Re-printed with permission from Yoga Tune Up® Blog
Fashion or Fascia? That is the Question
Did you know that in 2007 The American Chiropractic Association reported that purse-related injuries surged 30%? The average woman’s handbag weighs 5.2 pounds these days and the UK’s Daily Mailreports that the average “Man Bag” weighs almost 13 pounds! That’s like hauling around 5 to12 one-pound bags of sugar. The results are not so sweet.
Just this morning I observed a Fashion-savvy woman furiously text messaging on the subway. From her texting arm hung a 10-12 pound bag and from the opposite shoulder hung another bag twice as heavy. Her head hung forward about 6 inches, her cervical spine in wickedly deep flexion while her fingers ravenously danced over her Blackberry keyboard.
It’s hard to say which is worse, carrying a huge bag on the elbow joint or carrying on the shoulder since both purse-carries have detrimental effects:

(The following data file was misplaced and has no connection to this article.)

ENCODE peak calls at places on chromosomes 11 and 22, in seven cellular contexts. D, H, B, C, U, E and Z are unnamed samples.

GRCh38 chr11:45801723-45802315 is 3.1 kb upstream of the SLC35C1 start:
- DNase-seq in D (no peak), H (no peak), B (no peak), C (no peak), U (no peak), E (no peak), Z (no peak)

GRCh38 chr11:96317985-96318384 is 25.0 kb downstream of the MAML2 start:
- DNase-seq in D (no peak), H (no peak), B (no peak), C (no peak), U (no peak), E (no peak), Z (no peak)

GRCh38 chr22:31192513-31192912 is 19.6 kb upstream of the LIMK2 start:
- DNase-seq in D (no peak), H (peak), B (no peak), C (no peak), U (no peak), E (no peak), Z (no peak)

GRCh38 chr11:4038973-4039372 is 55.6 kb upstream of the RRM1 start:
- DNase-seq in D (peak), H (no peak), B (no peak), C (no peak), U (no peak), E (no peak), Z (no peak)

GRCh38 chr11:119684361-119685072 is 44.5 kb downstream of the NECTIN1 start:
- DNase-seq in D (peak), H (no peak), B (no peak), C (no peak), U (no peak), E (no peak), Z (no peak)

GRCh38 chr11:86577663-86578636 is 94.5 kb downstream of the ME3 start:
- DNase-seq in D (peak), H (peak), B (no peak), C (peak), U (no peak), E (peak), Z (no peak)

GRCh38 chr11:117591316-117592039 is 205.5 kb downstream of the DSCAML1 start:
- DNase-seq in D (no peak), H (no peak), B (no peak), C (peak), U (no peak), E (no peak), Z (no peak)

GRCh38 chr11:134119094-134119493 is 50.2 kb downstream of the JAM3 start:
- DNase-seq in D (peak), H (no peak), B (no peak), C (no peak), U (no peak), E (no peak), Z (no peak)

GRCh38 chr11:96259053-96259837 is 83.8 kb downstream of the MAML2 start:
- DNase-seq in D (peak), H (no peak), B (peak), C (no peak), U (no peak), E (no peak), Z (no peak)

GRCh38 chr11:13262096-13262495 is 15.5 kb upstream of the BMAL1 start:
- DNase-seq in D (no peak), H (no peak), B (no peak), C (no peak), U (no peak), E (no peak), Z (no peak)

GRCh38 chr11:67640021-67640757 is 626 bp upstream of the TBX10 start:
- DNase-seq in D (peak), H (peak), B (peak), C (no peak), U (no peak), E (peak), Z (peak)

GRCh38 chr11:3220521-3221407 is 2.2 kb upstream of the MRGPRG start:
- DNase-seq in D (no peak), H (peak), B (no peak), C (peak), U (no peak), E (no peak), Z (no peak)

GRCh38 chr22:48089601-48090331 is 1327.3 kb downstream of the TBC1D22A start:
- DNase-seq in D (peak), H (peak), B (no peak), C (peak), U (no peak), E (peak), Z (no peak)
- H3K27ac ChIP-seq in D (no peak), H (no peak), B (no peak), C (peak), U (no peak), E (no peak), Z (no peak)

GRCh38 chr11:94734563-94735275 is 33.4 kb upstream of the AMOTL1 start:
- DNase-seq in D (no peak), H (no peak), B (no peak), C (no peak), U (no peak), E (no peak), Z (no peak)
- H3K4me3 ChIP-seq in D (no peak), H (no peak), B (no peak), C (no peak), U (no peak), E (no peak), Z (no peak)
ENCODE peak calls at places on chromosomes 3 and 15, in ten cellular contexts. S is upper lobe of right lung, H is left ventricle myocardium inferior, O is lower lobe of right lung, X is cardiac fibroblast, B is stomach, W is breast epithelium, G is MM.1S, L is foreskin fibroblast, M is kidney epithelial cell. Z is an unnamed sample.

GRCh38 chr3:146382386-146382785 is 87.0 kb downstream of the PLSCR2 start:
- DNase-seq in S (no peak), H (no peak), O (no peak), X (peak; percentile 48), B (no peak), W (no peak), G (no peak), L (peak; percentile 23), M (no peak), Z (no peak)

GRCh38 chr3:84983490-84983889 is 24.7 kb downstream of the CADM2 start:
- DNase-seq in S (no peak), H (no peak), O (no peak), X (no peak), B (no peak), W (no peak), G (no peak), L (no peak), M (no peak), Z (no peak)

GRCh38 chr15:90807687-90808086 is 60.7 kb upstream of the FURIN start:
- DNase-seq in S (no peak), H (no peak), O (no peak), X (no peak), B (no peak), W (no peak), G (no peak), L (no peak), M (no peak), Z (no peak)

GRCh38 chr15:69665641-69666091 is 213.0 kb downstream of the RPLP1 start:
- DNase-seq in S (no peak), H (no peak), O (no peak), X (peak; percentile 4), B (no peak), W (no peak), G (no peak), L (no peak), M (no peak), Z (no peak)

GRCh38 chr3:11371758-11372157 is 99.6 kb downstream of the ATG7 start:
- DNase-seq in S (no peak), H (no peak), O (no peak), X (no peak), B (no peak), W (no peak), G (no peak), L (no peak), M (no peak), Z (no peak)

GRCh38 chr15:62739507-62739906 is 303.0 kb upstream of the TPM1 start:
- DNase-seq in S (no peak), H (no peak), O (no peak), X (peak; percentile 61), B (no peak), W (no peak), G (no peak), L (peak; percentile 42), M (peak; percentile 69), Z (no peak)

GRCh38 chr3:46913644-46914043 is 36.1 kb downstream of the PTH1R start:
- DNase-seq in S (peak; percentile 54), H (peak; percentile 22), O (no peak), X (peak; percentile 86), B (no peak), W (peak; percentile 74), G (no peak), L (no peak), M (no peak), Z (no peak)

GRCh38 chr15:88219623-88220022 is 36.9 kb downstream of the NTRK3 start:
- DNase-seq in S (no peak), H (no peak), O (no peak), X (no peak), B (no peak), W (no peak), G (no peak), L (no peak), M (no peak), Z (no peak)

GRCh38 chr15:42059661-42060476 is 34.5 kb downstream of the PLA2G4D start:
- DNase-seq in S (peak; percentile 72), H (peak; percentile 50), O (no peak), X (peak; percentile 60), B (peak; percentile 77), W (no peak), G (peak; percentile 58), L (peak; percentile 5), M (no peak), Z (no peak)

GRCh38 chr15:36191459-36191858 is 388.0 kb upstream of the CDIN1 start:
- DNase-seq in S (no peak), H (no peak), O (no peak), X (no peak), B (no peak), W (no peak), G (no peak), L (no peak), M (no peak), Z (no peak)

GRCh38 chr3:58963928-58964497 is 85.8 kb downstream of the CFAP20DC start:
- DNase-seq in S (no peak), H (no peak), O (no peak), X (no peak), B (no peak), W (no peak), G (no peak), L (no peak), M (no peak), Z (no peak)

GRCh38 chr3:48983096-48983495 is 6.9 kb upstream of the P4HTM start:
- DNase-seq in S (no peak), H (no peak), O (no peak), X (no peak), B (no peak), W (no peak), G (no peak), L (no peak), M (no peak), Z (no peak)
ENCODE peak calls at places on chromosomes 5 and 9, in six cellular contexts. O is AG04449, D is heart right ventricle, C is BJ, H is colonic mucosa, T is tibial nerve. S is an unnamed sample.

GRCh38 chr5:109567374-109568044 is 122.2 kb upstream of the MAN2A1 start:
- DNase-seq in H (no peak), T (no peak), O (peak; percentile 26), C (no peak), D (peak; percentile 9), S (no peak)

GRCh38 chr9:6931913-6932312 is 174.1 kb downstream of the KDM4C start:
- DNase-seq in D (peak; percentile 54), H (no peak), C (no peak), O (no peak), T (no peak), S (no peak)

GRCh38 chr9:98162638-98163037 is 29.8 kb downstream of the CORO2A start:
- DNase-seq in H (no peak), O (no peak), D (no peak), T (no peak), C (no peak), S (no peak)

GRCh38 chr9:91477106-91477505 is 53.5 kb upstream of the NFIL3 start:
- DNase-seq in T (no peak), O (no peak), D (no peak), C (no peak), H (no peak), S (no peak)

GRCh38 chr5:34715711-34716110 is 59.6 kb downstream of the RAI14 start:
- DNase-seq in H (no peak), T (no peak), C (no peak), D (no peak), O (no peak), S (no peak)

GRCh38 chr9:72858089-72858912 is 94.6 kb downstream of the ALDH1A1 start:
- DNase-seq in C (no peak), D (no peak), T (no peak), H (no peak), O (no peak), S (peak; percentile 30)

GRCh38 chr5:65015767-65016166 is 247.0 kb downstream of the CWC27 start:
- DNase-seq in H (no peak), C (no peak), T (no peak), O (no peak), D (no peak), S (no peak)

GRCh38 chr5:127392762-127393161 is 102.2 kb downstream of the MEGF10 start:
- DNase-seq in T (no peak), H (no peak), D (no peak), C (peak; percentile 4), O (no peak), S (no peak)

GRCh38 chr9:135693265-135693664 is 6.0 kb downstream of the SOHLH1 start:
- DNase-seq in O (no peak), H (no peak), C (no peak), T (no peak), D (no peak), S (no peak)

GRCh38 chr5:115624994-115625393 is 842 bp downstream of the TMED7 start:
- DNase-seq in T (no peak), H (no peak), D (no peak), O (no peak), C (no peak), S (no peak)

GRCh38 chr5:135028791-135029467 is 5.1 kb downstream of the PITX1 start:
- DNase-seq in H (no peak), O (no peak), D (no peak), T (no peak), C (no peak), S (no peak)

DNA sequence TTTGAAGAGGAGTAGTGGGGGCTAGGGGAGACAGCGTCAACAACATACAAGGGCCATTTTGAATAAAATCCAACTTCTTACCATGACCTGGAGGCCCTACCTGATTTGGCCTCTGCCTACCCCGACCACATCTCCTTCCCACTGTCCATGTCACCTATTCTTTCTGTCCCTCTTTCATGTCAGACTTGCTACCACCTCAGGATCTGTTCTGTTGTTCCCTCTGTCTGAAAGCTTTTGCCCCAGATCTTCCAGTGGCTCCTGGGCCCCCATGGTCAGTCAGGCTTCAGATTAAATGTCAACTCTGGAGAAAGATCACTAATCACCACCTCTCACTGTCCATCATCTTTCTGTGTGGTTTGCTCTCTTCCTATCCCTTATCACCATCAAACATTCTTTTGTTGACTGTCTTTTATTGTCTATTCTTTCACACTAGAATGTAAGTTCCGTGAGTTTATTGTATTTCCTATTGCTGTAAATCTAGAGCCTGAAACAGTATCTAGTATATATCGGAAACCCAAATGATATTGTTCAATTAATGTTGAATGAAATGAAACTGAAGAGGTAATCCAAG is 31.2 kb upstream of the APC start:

The Arm Bag Carry
The Huge Handbag that hangs off the elbow joint can damage the superficial radial nerves that stretch from the elbow to the hand on the anterior side of the forearm. As we daintily bear the weight on our forearm, our digital flexors and pronator teres become tenderized. Alas, it’s not uncommon for those who’ve never played tennis to suddenly acquire a Tennis Elbow diagnosis as the olecranon bursa and/or the tendon attachments become inflamed.
The Shoulder Bag Carry
The Shoulder Bag Carry is not much improvement: Strapping a giant bag on one shoulder can aggravate tender rotator cuff muscles and degrade the highly susceptible shoulder joint capsule, resulting in pain. Furthermore, this big bag hanging off one side of your body may result in acquired functional spinal curvature as your muscles and spine are forced to counterbalance the weight, creating repetitive stress on the axial skeleton. Again, the result is pain, usually in the back.
So, what’s the fix? Read my post on Friday to find out!